For several days, the pattern was the same. He went out when I went out, and came in when I came in.
“Is he actually using the door?” I finally said. “I don’t think he is. He’s always waiting for me. Don’t you open the door for him in the morning?”
Mark was at the workbench, screwing around with the door’s programmed behavior profile. He’d change something in the program, compile it, and download the compiled program onto the controller.
“Yes, he’s using the door,” Mark said.
“I haven’t seen him do it. Have you? Have you seen him actually open the door himself and go through it?” I said. I walked out the garage door with Lumpy at my feet. “See? See what I mean?”
The next day, I was sitting in the garden. It was a Monday and Michael our housecleaner was inside cleaning the house. On Mondays, I stay out of the house, out of the way. Usually I just go to work, but this time I had the day off. So I was outside, in the front of the house, pretending to garden.
I was sitting on the ground between a woody rosemary bush and a stand of plumed grasses, hacking the dead leaves and flowers from an old and overgrown bird of paradise.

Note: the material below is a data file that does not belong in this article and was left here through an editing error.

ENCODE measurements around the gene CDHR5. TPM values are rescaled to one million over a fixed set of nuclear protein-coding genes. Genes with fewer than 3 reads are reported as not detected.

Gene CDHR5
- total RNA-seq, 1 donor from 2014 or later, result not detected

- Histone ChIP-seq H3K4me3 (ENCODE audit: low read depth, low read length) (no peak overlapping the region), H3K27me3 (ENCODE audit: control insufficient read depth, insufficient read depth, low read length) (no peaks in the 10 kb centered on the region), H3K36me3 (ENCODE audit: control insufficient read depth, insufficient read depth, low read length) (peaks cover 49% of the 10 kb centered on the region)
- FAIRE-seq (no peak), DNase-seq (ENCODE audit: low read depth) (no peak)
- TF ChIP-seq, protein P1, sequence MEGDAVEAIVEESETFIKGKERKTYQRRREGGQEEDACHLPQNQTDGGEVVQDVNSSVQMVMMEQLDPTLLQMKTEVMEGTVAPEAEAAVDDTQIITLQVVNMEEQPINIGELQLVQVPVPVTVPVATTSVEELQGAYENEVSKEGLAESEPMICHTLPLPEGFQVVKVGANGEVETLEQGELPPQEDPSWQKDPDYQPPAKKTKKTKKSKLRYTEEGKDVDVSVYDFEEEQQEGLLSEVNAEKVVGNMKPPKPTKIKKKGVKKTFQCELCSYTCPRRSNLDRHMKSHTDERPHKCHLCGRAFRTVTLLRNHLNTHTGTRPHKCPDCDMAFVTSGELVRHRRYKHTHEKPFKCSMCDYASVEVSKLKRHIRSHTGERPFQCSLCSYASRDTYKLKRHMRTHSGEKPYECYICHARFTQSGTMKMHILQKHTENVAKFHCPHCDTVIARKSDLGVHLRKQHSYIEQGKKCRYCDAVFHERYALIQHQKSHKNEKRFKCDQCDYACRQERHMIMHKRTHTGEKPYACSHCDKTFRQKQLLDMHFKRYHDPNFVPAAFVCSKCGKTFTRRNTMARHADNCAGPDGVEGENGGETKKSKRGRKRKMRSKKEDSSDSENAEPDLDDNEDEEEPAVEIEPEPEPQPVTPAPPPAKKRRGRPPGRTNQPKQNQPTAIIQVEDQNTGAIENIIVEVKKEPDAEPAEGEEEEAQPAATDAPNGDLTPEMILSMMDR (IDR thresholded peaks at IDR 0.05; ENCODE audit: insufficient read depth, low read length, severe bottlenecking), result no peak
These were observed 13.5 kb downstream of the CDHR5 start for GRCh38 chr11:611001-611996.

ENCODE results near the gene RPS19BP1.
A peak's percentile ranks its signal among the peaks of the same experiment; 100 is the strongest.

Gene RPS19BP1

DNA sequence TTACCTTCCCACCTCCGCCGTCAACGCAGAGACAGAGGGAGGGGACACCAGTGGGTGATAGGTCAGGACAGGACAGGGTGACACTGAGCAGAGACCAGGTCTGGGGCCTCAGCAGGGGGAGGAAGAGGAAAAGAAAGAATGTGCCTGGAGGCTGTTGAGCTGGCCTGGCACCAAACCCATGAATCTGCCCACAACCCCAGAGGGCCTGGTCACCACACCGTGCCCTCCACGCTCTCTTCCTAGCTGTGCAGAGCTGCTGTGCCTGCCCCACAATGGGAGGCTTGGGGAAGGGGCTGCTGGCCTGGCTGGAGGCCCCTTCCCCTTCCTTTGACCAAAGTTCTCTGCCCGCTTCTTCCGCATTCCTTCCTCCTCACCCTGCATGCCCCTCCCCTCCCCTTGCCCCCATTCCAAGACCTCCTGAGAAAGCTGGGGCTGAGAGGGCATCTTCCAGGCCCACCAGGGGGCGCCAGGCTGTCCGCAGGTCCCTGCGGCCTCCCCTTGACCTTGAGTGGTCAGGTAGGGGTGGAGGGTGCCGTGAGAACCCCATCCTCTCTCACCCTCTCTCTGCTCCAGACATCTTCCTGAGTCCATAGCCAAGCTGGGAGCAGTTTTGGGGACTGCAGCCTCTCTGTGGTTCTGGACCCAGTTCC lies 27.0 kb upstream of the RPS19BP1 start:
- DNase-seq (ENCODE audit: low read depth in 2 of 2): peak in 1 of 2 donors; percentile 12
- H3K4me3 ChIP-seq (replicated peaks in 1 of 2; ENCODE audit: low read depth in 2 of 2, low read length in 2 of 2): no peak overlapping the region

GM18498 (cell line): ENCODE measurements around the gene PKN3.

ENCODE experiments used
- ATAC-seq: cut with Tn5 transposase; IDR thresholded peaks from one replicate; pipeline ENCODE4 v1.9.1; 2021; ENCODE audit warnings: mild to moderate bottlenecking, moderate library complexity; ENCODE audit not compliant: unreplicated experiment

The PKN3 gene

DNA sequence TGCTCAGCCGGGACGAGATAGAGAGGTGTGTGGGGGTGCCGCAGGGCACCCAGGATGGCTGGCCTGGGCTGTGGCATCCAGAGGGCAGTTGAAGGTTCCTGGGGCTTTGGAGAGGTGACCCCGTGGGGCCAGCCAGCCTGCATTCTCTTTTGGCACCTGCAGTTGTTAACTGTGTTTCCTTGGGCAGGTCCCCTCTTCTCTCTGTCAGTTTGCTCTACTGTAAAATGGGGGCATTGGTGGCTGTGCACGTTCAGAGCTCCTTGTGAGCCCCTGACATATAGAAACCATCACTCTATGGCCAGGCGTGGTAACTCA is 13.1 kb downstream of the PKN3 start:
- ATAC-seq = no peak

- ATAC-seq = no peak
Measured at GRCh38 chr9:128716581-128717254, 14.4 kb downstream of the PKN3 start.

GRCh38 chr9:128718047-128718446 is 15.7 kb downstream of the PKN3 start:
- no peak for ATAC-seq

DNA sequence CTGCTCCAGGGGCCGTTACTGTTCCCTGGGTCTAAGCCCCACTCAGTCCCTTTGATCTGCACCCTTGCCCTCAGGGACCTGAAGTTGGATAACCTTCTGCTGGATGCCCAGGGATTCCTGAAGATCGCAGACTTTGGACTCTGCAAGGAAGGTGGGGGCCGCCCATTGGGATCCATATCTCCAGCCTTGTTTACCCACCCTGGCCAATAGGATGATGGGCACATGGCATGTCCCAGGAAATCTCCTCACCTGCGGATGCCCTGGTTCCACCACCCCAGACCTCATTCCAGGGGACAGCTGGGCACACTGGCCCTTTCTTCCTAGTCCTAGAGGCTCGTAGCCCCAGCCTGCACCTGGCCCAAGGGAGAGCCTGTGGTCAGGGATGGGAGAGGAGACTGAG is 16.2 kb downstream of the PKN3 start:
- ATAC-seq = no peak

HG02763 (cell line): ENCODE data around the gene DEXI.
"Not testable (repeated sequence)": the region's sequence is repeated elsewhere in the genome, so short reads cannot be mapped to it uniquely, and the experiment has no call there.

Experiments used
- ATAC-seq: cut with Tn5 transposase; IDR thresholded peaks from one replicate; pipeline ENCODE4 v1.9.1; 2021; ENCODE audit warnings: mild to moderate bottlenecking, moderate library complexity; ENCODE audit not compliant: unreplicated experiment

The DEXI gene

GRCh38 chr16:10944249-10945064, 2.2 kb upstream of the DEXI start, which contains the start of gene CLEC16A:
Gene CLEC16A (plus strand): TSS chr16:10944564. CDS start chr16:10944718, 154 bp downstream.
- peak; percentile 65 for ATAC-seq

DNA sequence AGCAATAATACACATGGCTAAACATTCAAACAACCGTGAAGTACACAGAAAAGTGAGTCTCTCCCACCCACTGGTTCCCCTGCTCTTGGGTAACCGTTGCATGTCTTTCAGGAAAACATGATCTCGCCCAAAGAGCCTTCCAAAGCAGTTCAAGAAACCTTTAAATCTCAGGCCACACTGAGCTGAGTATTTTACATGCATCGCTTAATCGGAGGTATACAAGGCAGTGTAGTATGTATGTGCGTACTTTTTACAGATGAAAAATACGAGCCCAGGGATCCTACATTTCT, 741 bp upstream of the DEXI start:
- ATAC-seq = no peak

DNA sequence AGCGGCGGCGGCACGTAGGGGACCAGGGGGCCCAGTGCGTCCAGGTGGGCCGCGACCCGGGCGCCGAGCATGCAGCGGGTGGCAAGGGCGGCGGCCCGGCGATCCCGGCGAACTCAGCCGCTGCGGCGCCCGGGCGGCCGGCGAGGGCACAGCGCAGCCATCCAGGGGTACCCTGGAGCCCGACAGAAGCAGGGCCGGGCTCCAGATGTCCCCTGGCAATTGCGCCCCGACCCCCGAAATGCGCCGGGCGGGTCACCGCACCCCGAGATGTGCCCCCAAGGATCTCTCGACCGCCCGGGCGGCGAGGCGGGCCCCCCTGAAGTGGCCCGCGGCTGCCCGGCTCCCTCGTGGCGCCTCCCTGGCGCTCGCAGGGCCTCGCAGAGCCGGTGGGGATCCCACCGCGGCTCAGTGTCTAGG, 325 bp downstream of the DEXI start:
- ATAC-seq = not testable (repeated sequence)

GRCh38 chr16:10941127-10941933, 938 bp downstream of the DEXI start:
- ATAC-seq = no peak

Lumpy was in the house with Michael. Lumpy mostly stays inside when Michael is cleaning.
“It’s my territory. You can do what you want to, but it’s still my territory,” Lumpy says.
I’ve watched them together. Lumpy glares at Michael balefully as Michael vacuums the fine web of grey fur and creamsicle-colored fur from the cushions. As soon as the vacuum cleaner is silent, Lumpy returns to the couch to re-apply fur to the exact same place on the cushions. But I don't think either of them is frustrated by the ritual; it's the way they interact and they've been doing it this way for years.
I continued to hack aimlessly at the bird of paradise; I could hear the hum of the vacuum cleaner through an open window. I’d been working on the plant for more than a half hour when I felt something warm on my arm.
A moment of confusion elapsed. More warm liquid showered on my shirt and on the leg of my jeans. Bugs? Maybe it’s those spit bugs. Don’t they emit a warm liquid? But it’s never this much. Bees. Karen keeps bees. Perhaps it’s bees. It must be bees. I looked up from the bird of paradise. There were no bees nearby. Then perhaps it’s sap. But sap is sticky.